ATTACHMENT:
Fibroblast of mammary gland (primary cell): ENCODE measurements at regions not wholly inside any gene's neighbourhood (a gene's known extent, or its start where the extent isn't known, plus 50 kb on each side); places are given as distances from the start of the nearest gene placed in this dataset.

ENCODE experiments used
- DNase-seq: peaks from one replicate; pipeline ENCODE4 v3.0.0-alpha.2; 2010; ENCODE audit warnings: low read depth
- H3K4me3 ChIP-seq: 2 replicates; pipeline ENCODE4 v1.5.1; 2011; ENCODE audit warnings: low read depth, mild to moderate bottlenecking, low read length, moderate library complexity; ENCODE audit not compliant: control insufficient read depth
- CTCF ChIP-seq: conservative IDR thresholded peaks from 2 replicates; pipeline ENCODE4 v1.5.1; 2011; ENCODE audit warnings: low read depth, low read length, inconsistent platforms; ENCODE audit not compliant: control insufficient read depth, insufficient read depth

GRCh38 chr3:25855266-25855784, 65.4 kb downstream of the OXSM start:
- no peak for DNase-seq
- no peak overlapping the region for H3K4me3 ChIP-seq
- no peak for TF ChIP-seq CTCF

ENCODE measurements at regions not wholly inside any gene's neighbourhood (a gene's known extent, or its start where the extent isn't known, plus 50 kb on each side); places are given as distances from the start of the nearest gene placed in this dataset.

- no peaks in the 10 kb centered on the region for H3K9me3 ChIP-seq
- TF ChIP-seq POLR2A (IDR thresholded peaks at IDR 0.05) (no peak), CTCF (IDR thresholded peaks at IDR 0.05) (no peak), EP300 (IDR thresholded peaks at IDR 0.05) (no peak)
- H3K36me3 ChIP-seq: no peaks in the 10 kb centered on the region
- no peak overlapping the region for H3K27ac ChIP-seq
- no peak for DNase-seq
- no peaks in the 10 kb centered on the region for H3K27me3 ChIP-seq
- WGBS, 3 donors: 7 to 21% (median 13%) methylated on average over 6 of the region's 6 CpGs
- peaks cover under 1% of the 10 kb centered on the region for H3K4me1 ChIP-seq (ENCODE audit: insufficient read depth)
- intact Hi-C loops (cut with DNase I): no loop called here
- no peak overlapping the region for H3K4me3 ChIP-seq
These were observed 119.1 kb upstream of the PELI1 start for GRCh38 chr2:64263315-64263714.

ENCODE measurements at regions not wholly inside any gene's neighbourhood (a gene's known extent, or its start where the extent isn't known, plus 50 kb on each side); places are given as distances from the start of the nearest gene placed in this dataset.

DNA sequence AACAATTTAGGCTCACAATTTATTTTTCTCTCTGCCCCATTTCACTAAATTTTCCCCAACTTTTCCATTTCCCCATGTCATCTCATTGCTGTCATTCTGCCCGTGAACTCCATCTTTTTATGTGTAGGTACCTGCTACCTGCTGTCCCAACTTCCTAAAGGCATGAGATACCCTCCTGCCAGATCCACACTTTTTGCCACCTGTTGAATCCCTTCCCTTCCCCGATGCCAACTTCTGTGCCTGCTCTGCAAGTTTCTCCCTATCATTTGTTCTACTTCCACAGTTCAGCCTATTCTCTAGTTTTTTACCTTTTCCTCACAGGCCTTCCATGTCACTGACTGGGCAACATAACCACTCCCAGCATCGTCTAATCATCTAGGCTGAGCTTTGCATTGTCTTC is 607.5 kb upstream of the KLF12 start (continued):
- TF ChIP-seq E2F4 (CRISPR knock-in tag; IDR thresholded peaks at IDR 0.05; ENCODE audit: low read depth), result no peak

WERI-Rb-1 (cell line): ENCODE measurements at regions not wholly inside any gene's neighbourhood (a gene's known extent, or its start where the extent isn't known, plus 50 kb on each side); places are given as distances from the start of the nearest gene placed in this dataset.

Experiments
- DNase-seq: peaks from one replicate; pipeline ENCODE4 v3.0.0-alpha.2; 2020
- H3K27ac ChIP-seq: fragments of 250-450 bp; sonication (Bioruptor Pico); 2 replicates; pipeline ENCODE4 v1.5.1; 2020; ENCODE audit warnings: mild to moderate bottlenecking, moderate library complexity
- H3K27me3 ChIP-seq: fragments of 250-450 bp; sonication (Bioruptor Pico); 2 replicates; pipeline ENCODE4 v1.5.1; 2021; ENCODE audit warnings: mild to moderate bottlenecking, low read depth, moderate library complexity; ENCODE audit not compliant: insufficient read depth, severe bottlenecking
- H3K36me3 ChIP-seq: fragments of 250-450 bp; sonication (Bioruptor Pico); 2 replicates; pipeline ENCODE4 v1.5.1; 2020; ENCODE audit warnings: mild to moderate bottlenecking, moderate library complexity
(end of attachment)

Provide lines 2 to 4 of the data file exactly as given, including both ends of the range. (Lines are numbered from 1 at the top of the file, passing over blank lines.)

ENCODE experiments used
- DNase-seq: peaks from one replicate; pipeline ENCODE4 v3.0.0-alpha.2; 2010; ENCODE audit warnings: low read depth
- H3K4me3 ChIP-seq: 2 replicates; pipeline ENCODE4 v1.5.1; 2011; ENCODE audit warnings: low read depth, mild to moderate bottlenecking, low read length, moderate library complexity; ENCODE audit not compliant: control insufficient read depth